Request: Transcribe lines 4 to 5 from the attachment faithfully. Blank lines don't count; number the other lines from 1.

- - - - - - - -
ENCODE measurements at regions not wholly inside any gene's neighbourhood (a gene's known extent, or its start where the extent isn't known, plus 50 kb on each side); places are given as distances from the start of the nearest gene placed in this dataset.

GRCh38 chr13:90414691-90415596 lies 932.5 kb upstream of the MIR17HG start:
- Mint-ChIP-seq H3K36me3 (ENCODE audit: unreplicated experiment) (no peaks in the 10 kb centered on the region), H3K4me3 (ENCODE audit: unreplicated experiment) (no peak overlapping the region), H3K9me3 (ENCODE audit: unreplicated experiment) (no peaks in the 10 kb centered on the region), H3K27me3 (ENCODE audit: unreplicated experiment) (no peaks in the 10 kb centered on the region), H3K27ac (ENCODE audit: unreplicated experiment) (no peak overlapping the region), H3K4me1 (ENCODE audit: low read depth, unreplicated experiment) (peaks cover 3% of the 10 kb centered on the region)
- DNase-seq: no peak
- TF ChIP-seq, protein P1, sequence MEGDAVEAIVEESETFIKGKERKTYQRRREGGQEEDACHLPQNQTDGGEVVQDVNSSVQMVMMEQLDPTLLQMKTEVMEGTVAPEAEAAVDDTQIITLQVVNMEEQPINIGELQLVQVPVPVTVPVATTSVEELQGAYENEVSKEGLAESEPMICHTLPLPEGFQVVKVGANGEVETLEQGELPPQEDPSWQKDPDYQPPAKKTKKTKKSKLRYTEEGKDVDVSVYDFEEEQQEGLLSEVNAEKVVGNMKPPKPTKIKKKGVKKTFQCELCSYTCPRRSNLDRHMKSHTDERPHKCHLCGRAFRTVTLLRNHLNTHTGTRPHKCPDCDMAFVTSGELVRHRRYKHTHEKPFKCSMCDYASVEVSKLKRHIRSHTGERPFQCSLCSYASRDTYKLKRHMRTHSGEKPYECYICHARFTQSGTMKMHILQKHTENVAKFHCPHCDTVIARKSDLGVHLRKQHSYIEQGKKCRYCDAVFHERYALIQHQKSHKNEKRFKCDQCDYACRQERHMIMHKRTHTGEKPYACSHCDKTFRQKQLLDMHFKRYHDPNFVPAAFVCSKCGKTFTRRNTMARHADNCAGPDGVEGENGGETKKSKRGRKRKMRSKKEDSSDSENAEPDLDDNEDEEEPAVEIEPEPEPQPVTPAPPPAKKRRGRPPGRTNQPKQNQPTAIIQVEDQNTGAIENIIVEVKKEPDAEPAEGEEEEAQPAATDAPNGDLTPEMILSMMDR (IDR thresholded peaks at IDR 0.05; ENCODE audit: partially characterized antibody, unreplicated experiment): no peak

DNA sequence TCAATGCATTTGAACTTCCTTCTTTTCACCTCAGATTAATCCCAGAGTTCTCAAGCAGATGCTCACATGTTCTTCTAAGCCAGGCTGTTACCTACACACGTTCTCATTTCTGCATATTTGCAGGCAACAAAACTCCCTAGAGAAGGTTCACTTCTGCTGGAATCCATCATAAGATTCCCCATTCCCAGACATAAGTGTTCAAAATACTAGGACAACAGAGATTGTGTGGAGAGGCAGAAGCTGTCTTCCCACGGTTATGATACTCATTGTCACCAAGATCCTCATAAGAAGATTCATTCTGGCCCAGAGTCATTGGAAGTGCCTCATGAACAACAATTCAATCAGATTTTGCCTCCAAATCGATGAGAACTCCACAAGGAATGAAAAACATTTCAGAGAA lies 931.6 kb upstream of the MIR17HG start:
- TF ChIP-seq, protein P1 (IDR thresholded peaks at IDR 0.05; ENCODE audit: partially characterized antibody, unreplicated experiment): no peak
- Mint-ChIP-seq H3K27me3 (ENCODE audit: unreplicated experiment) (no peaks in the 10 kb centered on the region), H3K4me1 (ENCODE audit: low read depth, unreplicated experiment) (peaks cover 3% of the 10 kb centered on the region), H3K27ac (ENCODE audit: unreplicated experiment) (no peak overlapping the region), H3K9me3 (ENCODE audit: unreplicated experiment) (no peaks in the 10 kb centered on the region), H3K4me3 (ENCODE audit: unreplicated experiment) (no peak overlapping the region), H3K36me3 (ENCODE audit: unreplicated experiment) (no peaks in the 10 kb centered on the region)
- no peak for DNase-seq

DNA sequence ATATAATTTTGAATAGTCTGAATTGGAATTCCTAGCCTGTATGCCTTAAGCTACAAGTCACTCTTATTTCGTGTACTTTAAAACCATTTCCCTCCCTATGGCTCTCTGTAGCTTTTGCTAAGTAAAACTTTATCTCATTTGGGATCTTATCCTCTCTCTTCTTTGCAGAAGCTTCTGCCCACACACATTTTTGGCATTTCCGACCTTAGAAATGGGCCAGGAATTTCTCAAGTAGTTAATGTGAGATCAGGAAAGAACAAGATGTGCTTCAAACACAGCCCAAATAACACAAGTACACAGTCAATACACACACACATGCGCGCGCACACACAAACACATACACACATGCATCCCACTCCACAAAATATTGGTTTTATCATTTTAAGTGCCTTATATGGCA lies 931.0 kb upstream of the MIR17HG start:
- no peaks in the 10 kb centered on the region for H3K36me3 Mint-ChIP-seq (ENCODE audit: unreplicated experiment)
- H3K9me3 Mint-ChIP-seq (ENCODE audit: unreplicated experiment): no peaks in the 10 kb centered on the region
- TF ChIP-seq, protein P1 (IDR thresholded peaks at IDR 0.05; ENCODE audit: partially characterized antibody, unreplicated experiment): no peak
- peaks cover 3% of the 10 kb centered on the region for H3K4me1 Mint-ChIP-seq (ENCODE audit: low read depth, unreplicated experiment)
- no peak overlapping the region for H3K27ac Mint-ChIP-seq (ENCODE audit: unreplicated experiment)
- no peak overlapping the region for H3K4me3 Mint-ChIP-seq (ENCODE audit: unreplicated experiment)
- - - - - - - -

- DNase-seq: no peak
- TF ChIP-seq, protein P1, sequence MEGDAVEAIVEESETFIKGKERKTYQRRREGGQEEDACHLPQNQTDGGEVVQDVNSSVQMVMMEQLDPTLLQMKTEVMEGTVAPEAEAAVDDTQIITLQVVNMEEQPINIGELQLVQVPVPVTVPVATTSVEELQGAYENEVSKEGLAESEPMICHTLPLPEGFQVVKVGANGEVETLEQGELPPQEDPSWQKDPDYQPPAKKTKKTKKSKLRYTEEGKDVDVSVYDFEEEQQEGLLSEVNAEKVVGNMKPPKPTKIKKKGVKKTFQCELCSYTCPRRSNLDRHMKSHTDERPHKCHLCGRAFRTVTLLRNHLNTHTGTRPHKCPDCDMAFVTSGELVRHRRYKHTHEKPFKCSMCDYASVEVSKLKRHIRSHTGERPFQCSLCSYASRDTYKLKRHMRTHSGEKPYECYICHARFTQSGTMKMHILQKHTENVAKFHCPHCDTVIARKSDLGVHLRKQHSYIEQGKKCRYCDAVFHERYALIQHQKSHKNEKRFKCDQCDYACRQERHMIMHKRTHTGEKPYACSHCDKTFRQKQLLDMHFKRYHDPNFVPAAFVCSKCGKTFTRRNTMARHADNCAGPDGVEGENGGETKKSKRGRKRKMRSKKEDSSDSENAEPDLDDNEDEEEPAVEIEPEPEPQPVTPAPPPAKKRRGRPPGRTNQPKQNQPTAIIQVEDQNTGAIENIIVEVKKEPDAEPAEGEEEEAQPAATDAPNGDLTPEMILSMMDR (IDR thresholded peaks at IDR 0.05; ENCODE audit: partially characterized antibody, unreplicated experiment): no peak